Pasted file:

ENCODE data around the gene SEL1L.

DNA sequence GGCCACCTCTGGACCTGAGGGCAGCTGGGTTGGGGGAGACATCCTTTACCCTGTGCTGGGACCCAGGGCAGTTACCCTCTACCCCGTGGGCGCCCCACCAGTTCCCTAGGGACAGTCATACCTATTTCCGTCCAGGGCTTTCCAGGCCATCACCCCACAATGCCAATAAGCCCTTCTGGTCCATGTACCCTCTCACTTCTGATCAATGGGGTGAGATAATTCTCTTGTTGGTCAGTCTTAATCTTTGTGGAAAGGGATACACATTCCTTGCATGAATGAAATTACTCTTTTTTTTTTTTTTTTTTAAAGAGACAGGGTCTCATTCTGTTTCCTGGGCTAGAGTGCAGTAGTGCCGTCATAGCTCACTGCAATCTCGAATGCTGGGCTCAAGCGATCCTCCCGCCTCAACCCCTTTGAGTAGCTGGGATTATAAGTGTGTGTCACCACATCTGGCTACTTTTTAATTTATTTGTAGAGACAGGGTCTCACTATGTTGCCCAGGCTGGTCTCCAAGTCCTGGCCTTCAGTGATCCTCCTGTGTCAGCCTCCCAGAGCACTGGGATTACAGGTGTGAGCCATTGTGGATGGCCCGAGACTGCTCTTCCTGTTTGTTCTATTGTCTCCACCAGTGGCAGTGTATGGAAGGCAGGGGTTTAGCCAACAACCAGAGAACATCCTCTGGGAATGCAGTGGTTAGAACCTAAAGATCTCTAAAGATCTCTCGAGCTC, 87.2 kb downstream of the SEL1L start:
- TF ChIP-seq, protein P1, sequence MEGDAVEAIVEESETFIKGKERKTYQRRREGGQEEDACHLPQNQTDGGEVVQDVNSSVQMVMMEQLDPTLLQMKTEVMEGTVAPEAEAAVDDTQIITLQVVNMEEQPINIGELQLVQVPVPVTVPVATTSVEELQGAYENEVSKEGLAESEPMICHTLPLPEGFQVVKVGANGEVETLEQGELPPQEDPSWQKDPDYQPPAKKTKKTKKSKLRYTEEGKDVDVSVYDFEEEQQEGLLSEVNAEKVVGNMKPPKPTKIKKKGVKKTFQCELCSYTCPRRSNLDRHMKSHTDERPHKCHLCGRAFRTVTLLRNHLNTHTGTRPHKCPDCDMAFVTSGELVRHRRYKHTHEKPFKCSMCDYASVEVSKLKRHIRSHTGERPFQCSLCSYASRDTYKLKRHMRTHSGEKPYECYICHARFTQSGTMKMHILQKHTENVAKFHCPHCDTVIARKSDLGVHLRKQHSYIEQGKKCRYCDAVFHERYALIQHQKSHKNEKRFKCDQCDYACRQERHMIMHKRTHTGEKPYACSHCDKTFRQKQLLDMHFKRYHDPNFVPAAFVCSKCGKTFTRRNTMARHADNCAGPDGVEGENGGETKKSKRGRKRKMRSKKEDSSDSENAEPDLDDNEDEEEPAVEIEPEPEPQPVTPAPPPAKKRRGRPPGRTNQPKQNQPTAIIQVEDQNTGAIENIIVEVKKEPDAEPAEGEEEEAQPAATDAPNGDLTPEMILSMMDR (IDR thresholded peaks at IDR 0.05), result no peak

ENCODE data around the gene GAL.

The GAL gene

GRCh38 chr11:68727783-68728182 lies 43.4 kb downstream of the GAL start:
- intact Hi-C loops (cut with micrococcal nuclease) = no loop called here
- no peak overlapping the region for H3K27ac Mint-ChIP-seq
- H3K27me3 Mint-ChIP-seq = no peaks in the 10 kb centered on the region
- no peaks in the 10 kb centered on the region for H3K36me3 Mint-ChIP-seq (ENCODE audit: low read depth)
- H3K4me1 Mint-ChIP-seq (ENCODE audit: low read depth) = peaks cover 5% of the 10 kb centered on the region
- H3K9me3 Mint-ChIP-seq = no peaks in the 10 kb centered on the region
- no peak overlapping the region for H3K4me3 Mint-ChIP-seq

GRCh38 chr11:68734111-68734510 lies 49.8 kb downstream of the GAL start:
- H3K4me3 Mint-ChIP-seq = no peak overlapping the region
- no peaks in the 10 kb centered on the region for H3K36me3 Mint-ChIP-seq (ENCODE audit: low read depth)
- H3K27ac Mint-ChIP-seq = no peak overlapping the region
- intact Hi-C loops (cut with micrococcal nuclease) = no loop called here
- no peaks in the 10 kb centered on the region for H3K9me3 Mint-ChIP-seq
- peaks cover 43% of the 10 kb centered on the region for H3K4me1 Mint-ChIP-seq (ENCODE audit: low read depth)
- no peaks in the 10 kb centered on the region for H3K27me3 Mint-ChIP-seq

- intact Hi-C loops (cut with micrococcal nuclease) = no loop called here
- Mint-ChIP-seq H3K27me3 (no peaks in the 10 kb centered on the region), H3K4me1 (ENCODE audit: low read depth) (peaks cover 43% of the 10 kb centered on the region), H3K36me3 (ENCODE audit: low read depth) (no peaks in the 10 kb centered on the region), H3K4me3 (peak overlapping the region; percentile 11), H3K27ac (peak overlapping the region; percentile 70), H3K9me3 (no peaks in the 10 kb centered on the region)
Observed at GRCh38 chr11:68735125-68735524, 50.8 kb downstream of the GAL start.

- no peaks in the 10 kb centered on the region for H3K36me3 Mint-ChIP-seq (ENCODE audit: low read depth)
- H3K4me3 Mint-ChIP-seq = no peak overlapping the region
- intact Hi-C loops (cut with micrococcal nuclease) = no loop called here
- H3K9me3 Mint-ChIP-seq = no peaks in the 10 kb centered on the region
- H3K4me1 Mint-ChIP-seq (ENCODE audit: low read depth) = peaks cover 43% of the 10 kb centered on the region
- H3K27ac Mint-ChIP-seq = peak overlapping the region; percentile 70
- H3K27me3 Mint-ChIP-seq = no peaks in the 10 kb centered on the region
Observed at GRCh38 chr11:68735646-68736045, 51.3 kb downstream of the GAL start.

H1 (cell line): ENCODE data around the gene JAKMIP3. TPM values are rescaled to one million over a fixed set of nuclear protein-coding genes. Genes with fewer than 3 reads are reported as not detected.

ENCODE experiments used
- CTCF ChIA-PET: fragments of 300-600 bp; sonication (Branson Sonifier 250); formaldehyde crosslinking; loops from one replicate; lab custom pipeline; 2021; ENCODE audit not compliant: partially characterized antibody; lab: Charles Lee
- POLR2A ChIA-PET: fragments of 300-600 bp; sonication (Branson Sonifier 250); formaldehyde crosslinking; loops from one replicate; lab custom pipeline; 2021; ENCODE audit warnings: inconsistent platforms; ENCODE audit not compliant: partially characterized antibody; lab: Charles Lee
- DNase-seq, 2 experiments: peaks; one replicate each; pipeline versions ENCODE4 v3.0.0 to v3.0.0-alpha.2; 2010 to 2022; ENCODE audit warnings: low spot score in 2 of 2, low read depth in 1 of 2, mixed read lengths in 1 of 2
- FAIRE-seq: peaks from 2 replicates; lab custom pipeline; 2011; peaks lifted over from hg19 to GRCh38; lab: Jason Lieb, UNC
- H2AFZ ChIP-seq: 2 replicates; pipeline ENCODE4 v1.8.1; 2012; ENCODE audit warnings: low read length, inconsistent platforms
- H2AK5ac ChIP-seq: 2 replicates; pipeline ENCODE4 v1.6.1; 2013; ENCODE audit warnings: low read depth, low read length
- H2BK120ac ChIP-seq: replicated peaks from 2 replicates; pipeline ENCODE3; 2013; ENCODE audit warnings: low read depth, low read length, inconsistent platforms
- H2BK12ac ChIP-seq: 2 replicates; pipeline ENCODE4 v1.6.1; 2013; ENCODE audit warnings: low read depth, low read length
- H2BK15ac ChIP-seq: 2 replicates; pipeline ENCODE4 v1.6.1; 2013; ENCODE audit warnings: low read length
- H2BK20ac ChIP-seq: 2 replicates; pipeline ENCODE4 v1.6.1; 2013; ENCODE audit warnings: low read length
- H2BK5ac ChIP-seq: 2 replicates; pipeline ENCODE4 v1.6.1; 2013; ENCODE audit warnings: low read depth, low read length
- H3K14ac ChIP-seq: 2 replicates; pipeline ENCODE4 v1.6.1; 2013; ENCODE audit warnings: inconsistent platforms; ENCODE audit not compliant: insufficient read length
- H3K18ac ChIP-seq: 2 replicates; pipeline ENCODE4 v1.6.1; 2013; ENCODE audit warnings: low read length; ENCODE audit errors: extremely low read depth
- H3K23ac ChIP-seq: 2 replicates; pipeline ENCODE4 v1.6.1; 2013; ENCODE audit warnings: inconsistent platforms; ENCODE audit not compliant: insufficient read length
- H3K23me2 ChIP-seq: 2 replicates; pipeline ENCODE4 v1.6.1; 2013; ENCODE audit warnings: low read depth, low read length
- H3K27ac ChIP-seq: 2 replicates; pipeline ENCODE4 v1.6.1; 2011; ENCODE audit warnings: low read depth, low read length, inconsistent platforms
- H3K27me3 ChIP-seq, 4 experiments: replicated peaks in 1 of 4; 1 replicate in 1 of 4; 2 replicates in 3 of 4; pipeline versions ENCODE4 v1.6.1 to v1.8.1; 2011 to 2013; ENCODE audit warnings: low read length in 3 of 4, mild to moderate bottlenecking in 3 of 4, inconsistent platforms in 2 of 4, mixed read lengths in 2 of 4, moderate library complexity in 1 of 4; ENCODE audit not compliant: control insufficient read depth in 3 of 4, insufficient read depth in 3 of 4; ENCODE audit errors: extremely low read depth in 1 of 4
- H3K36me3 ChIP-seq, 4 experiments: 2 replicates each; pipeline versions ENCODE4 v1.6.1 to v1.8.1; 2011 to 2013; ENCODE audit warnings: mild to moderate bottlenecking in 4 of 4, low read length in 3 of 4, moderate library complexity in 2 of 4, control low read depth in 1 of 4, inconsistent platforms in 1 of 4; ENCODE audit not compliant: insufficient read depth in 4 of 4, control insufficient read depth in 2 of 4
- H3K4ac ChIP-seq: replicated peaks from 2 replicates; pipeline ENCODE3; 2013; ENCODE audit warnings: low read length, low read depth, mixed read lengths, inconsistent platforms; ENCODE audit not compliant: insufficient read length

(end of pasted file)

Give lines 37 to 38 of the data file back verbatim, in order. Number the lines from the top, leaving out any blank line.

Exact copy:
- DNase-seq, 2 experiments: peaks; one replicate each; pipeline versions ENCODE4 v3.0.0 to v3.0.0-alpha.2; 2010 to 2022; ENCODE audit warnings: low spot score in 2 of 2, low read depth in 1 of 2, mixed read lengths in 1 of 2
- FAIRE-seq: peaks from 2 replicates; lab custom pipeline; 2011; peaks lifted over from hg19 to GRCh38; lab: Jason Lieb, UNC